|It doesn't look bad does it....|
|Note the broad tertial crescent and slightly darker mantle shade here|
|Craig's photo showing how it compared with the surrounding Lessers (It mainly associated with Lessers, so perhaps that should've set alarm bells ringing?)|
|Facing away shows how almost YLG in tone it was|
To begin with we got a couple of responses that said "Looks good, but something doesn't add up? Too dark, tertial crescent seems broad and the head streaking doesn't look right".
If we were going to go any further than this, we needed its finger print. This not only would help to confirm if it was pure RBG, but also whether or not it was the same bird as the hybrid from Priorslee. We'd been watching it for about twenty minutes and I was starting to run out of video camera battery. Luckily it started to bathe and I knew this was going to be the moment it would flap. I pressed record and after about ten seconds, I got the flap! It looked spot on! It also looked pretty different to the Priorslee bird so we were happy.
|Upperwing bleeding through on the underwing wasn't a great feature. As I views this through my camera screen, I don't know how realistic this was.|
Several photos of the open wing including a montage by Chris Batty showing the Priorslee hybrid (top), our bird (middle) and a pure Ring-billed Gull in Ireland (bottom). It's hardly much different to the pure bird, is it?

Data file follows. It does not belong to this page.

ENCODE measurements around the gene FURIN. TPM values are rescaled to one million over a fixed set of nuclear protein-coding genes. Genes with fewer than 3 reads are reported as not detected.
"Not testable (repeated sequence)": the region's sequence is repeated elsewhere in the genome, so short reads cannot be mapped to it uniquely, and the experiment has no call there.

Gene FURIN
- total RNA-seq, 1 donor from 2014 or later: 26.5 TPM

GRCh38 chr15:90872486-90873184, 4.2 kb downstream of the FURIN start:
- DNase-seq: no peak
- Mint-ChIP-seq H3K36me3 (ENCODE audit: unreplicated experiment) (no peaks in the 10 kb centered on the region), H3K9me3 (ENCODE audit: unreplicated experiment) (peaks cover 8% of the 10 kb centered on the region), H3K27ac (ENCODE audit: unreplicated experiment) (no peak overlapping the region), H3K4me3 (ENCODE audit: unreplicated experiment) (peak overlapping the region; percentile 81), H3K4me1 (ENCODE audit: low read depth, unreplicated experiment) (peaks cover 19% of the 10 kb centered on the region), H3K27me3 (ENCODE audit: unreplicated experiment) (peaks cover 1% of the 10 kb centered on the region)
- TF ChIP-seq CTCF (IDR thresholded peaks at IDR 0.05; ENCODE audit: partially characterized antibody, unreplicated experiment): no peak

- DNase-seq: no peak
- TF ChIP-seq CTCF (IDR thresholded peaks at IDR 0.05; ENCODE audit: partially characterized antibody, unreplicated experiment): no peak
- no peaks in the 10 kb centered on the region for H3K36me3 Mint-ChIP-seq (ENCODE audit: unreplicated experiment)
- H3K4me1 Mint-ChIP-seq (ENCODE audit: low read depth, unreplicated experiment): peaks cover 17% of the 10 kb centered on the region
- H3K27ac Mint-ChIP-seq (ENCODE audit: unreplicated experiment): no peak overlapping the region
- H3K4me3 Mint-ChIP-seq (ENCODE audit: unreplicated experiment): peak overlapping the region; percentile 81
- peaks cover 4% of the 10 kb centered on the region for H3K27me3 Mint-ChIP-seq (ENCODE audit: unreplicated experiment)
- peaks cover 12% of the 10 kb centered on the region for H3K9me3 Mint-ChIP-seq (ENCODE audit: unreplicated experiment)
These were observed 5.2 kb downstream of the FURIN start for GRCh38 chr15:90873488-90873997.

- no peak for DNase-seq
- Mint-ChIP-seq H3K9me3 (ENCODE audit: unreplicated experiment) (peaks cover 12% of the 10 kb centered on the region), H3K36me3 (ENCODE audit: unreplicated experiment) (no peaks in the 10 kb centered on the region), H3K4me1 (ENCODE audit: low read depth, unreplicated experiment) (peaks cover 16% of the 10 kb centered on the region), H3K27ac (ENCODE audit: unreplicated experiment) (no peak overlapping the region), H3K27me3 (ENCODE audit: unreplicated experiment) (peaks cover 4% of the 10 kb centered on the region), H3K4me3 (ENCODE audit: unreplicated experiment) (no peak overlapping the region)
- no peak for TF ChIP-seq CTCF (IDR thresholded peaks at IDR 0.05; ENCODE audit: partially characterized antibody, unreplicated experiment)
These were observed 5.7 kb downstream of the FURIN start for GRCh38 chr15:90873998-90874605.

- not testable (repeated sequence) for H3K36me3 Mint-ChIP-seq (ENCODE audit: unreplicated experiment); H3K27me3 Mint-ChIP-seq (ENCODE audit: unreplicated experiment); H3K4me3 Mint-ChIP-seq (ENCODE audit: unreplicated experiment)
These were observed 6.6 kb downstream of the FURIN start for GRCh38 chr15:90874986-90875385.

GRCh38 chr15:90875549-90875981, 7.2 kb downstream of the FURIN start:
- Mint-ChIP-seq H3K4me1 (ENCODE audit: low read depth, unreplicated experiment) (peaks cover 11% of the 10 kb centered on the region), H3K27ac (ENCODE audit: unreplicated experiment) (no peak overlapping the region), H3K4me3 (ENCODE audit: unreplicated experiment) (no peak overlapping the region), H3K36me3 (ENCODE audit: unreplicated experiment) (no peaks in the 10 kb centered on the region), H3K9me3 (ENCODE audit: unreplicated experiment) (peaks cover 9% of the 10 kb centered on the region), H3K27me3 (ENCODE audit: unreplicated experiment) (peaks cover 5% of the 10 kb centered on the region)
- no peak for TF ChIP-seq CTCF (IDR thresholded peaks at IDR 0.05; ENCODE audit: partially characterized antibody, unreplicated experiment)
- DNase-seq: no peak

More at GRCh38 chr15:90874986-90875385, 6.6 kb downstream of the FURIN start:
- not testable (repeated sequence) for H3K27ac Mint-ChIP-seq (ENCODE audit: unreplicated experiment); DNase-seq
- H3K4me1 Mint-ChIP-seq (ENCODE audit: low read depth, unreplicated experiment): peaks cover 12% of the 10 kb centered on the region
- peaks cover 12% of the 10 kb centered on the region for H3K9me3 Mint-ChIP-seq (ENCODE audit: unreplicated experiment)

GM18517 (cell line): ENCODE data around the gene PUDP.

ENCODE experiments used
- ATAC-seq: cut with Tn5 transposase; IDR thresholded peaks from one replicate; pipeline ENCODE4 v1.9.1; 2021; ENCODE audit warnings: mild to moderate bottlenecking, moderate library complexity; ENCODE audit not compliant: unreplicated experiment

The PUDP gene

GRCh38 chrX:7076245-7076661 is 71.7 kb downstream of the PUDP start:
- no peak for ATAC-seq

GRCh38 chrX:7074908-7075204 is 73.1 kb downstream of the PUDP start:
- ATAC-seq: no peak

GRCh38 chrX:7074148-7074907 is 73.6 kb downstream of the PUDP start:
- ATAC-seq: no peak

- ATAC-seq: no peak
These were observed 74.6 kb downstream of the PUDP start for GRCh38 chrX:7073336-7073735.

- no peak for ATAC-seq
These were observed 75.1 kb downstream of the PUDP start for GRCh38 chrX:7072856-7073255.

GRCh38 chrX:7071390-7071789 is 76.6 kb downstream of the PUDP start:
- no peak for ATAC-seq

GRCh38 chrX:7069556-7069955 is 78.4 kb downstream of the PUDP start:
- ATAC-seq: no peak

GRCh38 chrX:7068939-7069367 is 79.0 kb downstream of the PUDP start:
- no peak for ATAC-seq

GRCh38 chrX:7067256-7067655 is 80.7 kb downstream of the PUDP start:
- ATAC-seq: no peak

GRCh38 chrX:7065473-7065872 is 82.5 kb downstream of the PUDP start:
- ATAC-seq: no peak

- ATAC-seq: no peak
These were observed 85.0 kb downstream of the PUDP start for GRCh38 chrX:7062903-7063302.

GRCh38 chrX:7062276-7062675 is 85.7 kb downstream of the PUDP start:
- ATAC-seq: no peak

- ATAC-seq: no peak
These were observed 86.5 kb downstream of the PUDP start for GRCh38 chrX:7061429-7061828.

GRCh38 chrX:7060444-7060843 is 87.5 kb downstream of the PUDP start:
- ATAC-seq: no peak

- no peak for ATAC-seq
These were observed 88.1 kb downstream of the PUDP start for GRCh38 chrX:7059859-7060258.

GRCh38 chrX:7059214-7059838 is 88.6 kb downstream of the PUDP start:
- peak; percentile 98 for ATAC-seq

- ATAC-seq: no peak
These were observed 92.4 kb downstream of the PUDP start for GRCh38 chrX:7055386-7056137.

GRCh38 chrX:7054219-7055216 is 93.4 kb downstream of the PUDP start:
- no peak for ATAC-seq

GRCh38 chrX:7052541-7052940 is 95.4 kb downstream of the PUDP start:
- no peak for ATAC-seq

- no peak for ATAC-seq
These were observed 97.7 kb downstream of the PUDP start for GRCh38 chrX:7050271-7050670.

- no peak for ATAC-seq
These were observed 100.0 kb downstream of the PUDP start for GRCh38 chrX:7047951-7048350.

We consulted a lot of of experts and in a lot of the photos they were all pretty happy it was a Ring-billed Gull. When Matt and Craig went back the following monday and saw it again in more neutral light, it looked a lot darker, even prior to sunset and it was as dark as if not darker than Common Gull. We gave this further info to the experts and most did question their initial thoughts.
As the light started to disappear, the mantle shade started getting considerably darker. I know this isn't the most incredible scientific breakthrough in history....as it got dark, the mantle got dark. What I mean by this is as the light faded, the shade of the bird got even darker than the surrounding Herrings and looked closer to LBBG in colour than Herring. That surely isn't right for RBG? We were happy we had gotten sufficient footage and documentation of the bird, so we decided to leave it and have a scan for other goodies in the flock before the light went even more.